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The Acceptability of Offering Emergency Contraception to Domestic Violence Shelter Clients

Yantz, Laura (2013) The Acceptability of Offering Emergency Contraception to Domestic Violence Shelter Clients. Master Essay, University of Pittsburgh.

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Public Health Significance Approximately 36% of women in the United States will experience Intimate Partner Violence (IPV) in her lifetime. Reproductive Coercion (RC), a component of IPV, involves birth control sabotage, male partner attempts to impregnate a woman against her wishes, as well as controlling the outcomes of a pregnancy, and is experienced by 9% of women in the US. Reproductive coercion increases risk for unintended pregnancies, meaning pregnancies that are mistimed, unwanted or unplanned. Women experiencing IPV are more likely to have used emergency contraception (EC) to prevent pregnancy, but studies to date have not examined the need for EC among women seeking shelter for IPV. This pilot study assessed the acceptability and feasibility of offering EC to women during IPV shelter intake. Methods Shelter staff received training on reproductive coercion (RC) and EC. Surveys were administered before, immediately after, and three months after training. Surveys assessed staff perceptions and comfort level offering EC to clients. During a six-week period, clients were asked about RC and pregnancy tests and EC were offered during shelter intake. Clients completed a survey to assess their satisfaction with having these resources available. Results On a scale of 1 to 4, with 4 being very helpful, on average, women rated the helpfulness of knowing that EC was available as a 3.16. Between the training and the administration of the post-training survey, shelter staff increased their distribution of safety cards explaining the impact of violence on women’s health from 0% to 86% of staff reporting ‘all of the time.’ Assessment of clients’ health concerns as part of shelter intake increased from 50% to 86% of staff assessing ‘all of the time.’ Staff reported an increase in asking clients about EC, referring clients to family planning services, and assessing for RC, from 0% to 43% selecting ‘all of the time.’ Conclusion Shelter staff were able to adopt a routine practice of assessing women for RC and reported an increased comfort level regarding EC. Offering pregnancy testing and EC in shelter was met with great acceptance among both shelter staff and clients.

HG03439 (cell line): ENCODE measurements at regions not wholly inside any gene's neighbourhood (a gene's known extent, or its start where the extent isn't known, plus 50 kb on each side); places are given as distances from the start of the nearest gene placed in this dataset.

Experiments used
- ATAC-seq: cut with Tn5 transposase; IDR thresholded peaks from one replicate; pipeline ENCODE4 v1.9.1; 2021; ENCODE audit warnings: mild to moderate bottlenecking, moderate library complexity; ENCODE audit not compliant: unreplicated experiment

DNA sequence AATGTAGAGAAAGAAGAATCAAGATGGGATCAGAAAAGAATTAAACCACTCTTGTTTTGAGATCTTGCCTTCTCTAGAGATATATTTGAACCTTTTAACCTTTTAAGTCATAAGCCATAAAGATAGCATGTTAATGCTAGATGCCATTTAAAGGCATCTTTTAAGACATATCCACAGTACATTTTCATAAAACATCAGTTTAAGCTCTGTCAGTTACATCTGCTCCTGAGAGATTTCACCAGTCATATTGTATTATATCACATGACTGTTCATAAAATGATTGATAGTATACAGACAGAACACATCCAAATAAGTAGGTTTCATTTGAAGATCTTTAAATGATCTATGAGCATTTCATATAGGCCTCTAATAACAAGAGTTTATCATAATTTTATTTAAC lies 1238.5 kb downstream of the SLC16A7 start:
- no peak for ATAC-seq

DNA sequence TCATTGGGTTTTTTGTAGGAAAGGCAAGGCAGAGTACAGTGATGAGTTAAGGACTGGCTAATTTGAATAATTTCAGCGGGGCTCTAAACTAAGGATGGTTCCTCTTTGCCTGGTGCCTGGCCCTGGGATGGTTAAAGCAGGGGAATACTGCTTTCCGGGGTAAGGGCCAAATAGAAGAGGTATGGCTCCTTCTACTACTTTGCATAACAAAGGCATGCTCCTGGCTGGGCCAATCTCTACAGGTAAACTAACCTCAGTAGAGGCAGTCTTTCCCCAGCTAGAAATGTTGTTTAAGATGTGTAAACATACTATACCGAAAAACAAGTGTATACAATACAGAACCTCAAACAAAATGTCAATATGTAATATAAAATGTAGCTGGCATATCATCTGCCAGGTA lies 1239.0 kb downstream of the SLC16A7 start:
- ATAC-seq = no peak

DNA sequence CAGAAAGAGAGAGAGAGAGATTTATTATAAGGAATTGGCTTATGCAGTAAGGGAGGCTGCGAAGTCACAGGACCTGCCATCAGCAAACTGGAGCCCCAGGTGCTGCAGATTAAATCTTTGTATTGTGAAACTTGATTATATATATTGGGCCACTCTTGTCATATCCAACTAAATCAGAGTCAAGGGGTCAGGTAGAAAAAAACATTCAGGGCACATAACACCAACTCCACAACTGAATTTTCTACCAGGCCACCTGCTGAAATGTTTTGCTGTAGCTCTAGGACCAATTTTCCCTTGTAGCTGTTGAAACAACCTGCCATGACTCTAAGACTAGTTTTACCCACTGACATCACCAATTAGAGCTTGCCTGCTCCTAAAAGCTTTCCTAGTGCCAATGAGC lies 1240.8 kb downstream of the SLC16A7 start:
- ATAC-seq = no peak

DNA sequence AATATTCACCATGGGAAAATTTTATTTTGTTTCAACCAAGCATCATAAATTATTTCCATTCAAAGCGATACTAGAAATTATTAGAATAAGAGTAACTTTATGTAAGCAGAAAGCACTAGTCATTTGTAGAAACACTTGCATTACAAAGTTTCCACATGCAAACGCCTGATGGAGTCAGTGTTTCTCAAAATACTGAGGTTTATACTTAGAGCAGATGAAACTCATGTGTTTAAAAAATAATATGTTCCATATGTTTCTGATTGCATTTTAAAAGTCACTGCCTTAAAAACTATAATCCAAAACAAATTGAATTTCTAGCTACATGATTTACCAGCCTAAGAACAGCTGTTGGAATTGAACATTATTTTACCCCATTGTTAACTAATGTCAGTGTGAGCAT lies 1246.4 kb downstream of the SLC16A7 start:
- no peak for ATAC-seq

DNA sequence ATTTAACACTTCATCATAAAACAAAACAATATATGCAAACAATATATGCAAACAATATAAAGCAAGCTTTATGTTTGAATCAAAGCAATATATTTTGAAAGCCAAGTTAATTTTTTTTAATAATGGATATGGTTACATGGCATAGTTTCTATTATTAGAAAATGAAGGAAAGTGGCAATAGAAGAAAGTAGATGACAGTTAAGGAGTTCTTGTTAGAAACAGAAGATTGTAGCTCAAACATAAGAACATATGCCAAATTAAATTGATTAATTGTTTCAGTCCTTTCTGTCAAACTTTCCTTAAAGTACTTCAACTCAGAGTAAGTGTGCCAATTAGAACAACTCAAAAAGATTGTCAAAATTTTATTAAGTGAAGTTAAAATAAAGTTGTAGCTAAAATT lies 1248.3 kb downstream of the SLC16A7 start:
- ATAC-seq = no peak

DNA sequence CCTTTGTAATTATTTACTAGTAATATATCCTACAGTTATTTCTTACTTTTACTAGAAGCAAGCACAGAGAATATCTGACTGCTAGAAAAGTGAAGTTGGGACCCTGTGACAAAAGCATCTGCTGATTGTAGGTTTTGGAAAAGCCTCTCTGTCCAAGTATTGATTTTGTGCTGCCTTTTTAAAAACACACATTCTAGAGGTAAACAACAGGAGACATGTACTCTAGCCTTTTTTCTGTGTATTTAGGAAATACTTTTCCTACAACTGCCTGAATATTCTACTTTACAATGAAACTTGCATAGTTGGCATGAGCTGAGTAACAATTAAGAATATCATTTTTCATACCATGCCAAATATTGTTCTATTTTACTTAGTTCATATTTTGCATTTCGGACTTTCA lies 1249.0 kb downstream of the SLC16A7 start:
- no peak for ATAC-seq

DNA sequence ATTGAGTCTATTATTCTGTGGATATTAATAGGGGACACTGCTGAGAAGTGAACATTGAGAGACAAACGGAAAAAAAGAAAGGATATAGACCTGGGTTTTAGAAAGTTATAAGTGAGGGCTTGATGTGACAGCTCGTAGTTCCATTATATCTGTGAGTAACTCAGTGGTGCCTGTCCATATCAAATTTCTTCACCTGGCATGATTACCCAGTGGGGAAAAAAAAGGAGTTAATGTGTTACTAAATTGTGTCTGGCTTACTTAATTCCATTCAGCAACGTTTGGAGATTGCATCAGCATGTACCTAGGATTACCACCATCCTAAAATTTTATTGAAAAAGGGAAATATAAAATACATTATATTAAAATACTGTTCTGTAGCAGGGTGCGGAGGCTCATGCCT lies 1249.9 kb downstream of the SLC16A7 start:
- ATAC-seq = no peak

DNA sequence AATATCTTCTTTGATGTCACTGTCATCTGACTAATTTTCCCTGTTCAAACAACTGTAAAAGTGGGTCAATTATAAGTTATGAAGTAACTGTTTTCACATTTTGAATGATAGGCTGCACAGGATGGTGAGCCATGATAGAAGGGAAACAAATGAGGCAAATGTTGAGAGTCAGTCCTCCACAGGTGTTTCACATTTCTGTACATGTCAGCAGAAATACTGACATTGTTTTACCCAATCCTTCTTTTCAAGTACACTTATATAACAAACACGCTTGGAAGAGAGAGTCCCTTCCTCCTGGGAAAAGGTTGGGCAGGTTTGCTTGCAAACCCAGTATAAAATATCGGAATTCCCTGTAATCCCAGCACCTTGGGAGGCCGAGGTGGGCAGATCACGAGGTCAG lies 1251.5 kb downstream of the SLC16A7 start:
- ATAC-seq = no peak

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Item Type: Other Thesis, Dissertation, or Long Paper (Master Essay)
Status: Unpublished
CreatorsEmailPitt UsernameORCID
Yantz, Laura
ContributionContributors NameEmailPitt UsernameORCID
Committee ChairHaggerty, Catherinehaggertyc@edc.pitt.eduHAGGERTYUNSPECIFIED
Committee MemberMiller, Elizabethelizabeth.miller@chp.eduELM114UNSPECIFIED
Date: 9 December 2013
Date Type: Publication
Access Restriction: No restriction; Release the ETD for access worldwide immediately.
Publisher: University of Pittsburgh
Institution: University of Pittsburgh
Schools and Programs: Graduate School of Public Health > Epidemiology
Degree: MPH - Master of Public Health
Thesis Type: Master Essay
Refereed: No
Date Deposited: 07 Feb 2014 19:02
Last Modified: 26 May 2022 10:55

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